Chinese e-commerce giant Alibaba Group Holding Ltd has decided to hold its long-awaited IPO in the United States and is in discussions with six banks to underwrite the deal, in what is set to the most high-profile public offering since Facebook Inc's listing nearly two years ago.
Alibaba said in a statement on Sunday it had decided to begin the U.S. IPO process, ending months of speculation about where it would go public.
Separately, sources told Reuters that Alibaba is in discussions with Citigroup, Credit Suisse, Deutsche Bank, Goldman Sachs Group, J.P. Morgan, and Morgan Stanley for lead underwriting roles.
Most of the six banks are to set to win the coveted role of joint global coordinator, added the sources, who were not authorised to discuss the matter publicly.
Analysts estimate the Hangzhou, China-based company has a value of at least $140 billion, and the IPO proceeds could exceed $15 billion, Reuters previously reported. The deal would be a huge coup for the six banks, as it would yield an estimated $260 million in underwriting fees, assuming 1.75 percent commission, and catapult them in league table rankings.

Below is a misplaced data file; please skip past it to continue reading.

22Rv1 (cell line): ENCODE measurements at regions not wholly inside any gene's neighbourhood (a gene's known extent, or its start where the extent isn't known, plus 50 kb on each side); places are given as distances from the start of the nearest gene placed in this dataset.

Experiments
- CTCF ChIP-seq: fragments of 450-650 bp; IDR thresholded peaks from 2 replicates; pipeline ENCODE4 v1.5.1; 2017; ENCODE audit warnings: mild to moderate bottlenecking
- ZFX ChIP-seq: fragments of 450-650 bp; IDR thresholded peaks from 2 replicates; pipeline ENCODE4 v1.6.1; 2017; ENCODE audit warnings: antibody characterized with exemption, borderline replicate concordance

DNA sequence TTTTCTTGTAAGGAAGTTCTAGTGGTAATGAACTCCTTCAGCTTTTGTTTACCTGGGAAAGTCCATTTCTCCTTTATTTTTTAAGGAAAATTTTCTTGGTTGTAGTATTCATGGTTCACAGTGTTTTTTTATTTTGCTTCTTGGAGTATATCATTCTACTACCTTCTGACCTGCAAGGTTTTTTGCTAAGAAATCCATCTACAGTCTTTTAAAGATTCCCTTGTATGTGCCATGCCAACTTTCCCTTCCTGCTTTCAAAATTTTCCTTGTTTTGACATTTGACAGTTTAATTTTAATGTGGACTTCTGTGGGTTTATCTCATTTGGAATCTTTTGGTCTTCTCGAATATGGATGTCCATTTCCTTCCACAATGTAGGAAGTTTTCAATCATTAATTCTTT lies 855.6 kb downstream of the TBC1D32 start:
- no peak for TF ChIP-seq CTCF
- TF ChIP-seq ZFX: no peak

Alibaba declined to comment on the banks working on the deal. The banks mentioned in the report either declined comment or did not respond to Reuters' requests for a comment.
"This will be a huge deal, bigger than what people were anticipating," one person familiar with the process said, adding that the IPO was expected to be kicked off "very soon".
Reuters reported on Saturday that Alibaba is planning a U.S. IPO in the third quarter, with a filing of documents expected as early as April.
Alibaba, whose platforms handle more goods than EBay Inc and Amazon.com Inc combined, was founded in 1999 by former English teacher Jack Ma and 17 other people. It has grown from a startup in Ma's apartment to a behemoth with offices around the world and more than 20,000 employees.
The listing will be closely watched by Alibaba's two largest shareholders - Yahoo Inc, which owns 24 percent, and Japan's Softbank Corp, which controls 37 percent. Alibaba's founders and some senior managers jointly own about 13 percent of the company.
Yahoo has said it plans to trim its stake in Alibaba through the IPO. It initially invested in Alibaba in 2005.
Alibaba's decision to go to the United States is a blow to the Hong Kong stock exchange, which was initially the company's preferred venue for